Syrian Refugees Risk Perilous Journey Back Home Amid Rising Anti-Refugee Sentiment in Lebanon

Due to escalating anti-refugee sentiment in Lebanon, hundreds of Syrian refugees are risking dangerous journeys back to Syria. Many prefer the perilous conditions in opposition-held northwestern Syria over continued hardship in Lebanon. The situation highlights the complex dynamics refugees face amid political tensions, economic struggles, and security risks.

PTI | Idlib | Updated: 12-06-2024 11:42 IST | Created: 12-06-2024 11:42 IST
Syrian Refugees Risk Perilous Journey Back Home Amid Rising Anti-Refugee Sentiment in Lebanon
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For more than a decade, a steady flow of Syrians have crossed the border from their war-torn country into Lebanon. However, anti-refugee sentiment is rising there, prompting hundreds of Syrian refugees to make the perilous journey back to Syria in recent months.

They navigate dangerous, mountainous terrains on foot or motorcycle, often bribing their way through government-held territories to reach opposition-controlled northwestern Syria. The numbers returning from Lebanon have surged this year; the local insurgent-run government in Idlib recorded 1,041 arrivals in May alone, up from 446 in April.

Lebanon hosts the highest per capita population of refugees globally, with about 780,000 Syrian refugees registered with the U.N. and hundreds of thousands more unregistered. The strain has led to rising tensions, particularly since Lebanon's economic crisis in 2019, and has resulted in increased calls for the refugees to be repatriated or resettled elsewhere.

Tensions escalated in April following the killing of a Lebanese official by a Syrian gang during a botched carjacking, triggering outbreaks of anti-Syrian violence. In retaliation, Lebanese security forces have raided businesses employing undocumented Syrian workers, and authorities have deported hundreds of refugees.

Despite the precarious situation in Lebanon, many refugees find it preferable to northwest Syria, which is under constant threat from armed groups and government bombings. Aid cuts by international organizations also exacerbate their plight.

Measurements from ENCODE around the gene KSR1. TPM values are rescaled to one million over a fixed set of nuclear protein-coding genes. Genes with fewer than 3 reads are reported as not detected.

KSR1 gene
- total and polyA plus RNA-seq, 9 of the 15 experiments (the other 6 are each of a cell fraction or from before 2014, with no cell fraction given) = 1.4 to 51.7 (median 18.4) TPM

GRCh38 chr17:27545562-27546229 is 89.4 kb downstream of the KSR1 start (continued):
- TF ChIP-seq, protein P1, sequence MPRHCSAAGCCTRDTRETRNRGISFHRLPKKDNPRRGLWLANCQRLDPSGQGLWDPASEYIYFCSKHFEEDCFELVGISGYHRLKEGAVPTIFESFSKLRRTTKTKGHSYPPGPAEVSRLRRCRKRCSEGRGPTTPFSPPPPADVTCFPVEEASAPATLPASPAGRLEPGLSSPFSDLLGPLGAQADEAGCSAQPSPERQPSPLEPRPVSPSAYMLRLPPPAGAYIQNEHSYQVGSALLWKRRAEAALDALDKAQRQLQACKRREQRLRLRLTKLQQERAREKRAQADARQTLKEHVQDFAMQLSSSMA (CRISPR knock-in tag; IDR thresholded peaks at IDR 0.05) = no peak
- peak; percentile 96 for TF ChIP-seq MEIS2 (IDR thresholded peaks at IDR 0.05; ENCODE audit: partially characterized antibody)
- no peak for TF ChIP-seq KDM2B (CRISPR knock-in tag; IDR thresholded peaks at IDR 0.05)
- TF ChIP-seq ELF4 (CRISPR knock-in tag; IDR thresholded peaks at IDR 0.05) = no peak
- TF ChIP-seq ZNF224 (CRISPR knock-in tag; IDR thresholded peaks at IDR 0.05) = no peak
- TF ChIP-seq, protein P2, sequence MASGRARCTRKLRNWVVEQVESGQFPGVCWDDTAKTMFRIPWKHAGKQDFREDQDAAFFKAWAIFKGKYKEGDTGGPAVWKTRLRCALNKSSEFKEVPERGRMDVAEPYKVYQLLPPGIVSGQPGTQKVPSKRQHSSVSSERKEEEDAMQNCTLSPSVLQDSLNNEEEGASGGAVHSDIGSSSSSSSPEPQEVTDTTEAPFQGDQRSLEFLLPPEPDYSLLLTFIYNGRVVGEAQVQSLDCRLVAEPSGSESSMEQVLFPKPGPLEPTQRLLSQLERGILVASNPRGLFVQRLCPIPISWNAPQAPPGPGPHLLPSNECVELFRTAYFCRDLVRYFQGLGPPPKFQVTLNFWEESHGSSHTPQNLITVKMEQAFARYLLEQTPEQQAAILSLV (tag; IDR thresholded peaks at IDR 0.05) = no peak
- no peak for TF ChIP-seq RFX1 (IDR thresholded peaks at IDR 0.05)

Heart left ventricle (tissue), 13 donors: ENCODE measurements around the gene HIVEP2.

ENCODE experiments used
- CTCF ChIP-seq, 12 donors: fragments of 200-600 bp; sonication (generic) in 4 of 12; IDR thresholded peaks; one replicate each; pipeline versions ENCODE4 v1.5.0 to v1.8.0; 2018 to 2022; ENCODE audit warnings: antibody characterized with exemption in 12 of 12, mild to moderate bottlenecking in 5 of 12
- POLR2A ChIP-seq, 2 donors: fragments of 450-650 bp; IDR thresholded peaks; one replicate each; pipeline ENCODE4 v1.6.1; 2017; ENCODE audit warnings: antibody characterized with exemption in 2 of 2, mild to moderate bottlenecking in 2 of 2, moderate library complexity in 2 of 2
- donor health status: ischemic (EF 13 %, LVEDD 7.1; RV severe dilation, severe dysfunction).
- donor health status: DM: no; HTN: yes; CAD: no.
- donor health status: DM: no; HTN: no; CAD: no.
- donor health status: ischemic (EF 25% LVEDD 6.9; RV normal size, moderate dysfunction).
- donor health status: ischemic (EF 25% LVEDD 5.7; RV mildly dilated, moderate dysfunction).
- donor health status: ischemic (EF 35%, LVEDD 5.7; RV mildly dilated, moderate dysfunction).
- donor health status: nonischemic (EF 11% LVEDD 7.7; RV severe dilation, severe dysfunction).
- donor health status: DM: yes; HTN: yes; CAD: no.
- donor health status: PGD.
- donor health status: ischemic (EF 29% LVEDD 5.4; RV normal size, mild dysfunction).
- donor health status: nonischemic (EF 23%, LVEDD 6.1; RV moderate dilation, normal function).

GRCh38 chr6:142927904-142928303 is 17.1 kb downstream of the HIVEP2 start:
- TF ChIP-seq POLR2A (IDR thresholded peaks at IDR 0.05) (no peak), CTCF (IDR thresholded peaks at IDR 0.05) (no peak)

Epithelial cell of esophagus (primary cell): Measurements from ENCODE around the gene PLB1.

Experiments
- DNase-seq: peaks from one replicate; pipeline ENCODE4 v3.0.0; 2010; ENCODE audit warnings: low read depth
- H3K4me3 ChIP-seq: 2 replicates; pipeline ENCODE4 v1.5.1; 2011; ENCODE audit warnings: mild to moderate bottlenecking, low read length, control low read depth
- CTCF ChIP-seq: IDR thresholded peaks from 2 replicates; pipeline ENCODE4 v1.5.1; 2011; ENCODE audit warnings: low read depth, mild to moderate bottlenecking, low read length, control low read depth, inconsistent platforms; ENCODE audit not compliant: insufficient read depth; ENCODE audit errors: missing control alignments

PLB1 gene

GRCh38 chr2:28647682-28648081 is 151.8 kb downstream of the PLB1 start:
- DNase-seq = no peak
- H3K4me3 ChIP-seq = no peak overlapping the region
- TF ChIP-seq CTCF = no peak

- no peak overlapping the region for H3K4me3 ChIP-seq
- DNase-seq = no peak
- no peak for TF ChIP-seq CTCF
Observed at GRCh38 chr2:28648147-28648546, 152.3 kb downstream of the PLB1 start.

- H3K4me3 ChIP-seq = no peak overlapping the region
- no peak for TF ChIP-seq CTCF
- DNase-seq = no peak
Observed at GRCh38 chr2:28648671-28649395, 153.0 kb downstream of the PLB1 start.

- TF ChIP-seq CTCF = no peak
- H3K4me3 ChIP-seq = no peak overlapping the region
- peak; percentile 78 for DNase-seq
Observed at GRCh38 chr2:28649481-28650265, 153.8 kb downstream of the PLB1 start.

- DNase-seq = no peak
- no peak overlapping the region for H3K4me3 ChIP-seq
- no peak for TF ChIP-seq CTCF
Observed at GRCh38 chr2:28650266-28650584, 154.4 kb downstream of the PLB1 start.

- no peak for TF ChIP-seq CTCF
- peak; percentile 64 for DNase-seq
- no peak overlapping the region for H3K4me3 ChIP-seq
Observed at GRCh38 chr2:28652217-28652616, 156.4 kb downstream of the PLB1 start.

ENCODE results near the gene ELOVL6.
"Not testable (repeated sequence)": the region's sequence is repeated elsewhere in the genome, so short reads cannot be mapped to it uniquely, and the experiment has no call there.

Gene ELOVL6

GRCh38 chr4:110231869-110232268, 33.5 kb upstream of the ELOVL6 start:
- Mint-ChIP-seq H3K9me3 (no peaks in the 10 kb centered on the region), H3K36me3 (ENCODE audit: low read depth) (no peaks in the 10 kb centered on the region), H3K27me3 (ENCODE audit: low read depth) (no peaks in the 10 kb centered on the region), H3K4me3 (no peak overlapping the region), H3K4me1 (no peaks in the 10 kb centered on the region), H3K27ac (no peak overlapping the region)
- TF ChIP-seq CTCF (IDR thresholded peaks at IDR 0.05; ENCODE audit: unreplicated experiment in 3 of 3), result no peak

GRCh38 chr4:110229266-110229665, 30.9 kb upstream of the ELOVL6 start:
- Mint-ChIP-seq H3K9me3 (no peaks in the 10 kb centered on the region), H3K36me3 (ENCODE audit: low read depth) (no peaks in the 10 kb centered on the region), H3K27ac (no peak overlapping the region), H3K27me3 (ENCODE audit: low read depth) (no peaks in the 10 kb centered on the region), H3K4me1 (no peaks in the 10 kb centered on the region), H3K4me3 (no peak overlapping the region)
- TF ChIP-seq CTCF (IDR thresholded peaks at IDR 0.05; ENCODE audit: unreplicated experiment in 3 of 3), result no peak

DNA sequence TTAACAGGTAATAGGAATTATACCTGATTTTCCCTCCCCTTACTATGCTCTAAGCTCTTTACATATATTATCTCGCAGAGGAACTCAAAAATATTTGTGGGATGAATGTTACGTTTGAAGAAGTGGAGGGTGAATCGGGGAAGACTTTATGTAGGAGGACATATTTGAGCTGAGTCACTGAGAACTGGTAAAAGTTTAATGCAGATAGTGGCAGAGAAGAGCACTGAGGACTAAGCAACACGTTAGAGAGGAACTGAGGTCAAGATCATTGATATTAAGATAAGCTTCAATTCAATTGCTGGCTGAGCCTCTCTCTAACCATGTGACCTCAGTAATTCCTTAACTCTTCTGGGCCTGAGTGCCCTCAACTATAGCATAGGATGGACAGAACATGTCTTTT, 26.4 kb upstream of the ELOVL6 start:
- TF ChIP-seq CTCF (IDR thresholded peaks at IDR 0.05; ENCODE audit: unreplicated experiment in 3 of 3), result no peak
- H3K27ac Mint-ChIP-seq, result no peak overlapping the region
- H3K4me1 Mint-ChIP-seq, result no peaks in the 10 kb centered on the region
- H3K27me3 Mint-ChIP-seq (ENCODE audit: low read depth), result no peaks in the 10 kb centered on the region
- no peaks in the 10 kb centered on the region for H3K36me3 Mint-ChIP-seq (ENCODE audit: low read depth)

Walid Mohammed Abdel Bakki, who returned to Idlib in April after his son's tragic death in Lebanon, said, "Life in Lebanon was hell, and in the end, we lost my son." His son Ali, who had schizophrenia, was allegedly tortured by Lebanese army intelligence, leading to his death.

Amid this backdrop, many refugees are forced to make the dangerous trek back to Syria. Human rights organizations claim a wave of orchestrated hate speech and violence against refugees is driving this exodus.

The route to Idlib is fraught with dangers, particularly for those wanted in government-controlled areas for draft evasion or suspected opposition ties. Smuggling gangs and local militias control these perilous pathways.

Ramzi Youssef, another returning refugee, highlighted the compounded challenges refugees face. Despite the risks, he prefers his current life in impoverished Idlib over Lebanon's instability and increasing anti-Syrian sentiment.

He said, "Despite the poverty and living in a tent and everything else, believe me, I'm happy and until now I haven't regretted that I came back from Lebanon."

(This story has not been edited by Devdiscourse staff and is auto-generated from a syndicated feed.)

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